Oh, the shame. The awful, crushing shame. You go around saying how great it is that the Met is finally showing a little sense of adventure in their programming, hoping it makes you the sort of person who doesn't say "My kindergartner could do that" at exhibitions of abstract art (god forbid I should ever have one...of either) and where's it get you? On the train to Inwood. At 10 pm, sneaking out so Nico Muhly won't see you. Heh. Nico Muhly doesn't know who I am, so it's fine if he did see me. He was just put into that sentence to represent the people whose love of New Music is made up less of good intentions than mine, which is inapt since he actually writes it. But he was by the Millo pole at intermission so hey, welcome to my review.
The worst of it is that to leave after intermission is to leave after the one glimmer of hope, the Donne sonnet setting for the baritone, which someone just tried unsuccessfully to send me. I'd like to listen again and see if it's as great as I thought it was; all I know for sure is it snapped me awake after 75 minutes of pinching myself REALLY HARD because I snore, and that's just not ok. The wondrousness of this aria, however, is a bit of a problem in that the rest of the act is extraordinarily talky and just...not very likable.
Oh hey here's "Batter my heart" on youtube. Funnily enough, on my way home (by which I mean 15 blocks or so out of the way, but I needed a pick-me-up) I went to Coldstone Creamery for cake batter ice cream. Batter! Anyway.
Caveats: 1) I was tired anyway and 2) this was not the kind of flight reaction that greeted The Wurst Emperor. I just couldn't get into the idea of 1.5 hours more of what I'd just heard, even if Gerald Finley was something of a revelation. It's just...I think the problem is the libretto, to some extent, and then where that leaves off, the music. I obviously don't know John Adams, nor have I spent any time in his brain (though I read his New Yorker thing) so I have no idea what his motivations are at any given moment, but one might imagine that in composing this, there was some deliberate sidestepping of the minimalist label, yesno?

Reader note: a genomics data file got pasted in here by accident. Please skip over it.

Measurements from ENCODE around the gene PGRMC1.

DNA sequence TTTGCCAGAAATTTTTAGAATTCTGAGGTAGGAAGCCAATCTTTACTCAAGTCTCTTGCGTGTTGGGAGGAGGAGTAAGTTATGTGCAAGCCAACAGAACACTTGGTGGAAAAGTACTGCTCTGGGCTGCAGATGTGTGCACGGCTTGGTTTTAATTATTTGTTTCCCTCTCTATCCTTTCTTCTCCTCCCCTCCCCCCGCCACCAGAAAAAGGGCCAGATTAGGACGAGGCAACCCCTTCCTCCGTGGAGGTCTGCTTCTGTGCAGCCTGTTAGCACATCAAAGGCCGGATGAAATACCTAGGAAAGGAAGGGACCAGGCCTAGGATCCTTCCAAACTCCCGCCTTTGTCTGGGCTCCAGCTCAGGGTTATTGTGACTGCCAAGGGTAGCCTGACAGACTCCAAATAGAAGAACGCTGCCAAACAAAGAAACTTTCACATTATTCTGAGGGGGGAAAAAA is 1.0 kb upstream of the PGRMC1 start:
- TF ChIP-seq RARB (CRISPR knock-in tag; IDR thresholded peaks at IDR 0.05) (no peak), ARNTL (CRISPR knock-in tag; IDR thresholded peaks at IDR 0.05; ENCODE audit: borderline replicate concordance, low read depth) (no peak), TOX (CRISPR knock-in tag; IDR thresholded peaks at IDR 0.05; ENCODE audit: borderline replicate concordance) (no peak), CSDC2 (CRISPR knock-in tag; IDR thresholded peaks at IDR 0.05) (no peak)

Listen, I'll go back and get one of them $30 orchestra seats, and I'll listen to Act II. I've mostly heard it's, well, interminable, but just now through the magic of the intertubes, I'm being told some of the staging is miraculous. In fact, the staging of Act I was very much what you'd want; inventive, thoughtful, poetic. So even just for that, I'll go back. For now, though, here is a lesson about why composers should not maybe always talk about their own work, this being the final sentence of Adams' essay in the program:
"As the tape recorded voice of a Japanese woman repeatedly asking for a glass of water plays in the distance, the audience gradually realizes that they themselves are the goddamn bomb." (Profanity mine, for emphasis.)
ETA: Ok, here's another clip that serves as evidence that there was other good music in the act and suggests to me perhaps I just wasn't wild about Sasha Cooke's reading, though folks of estimable taste are wild about her so...what to do. I stand by my narcoleptic reaction to the first scene, and the weird conversation about carbs in the third. But again, here's a good part--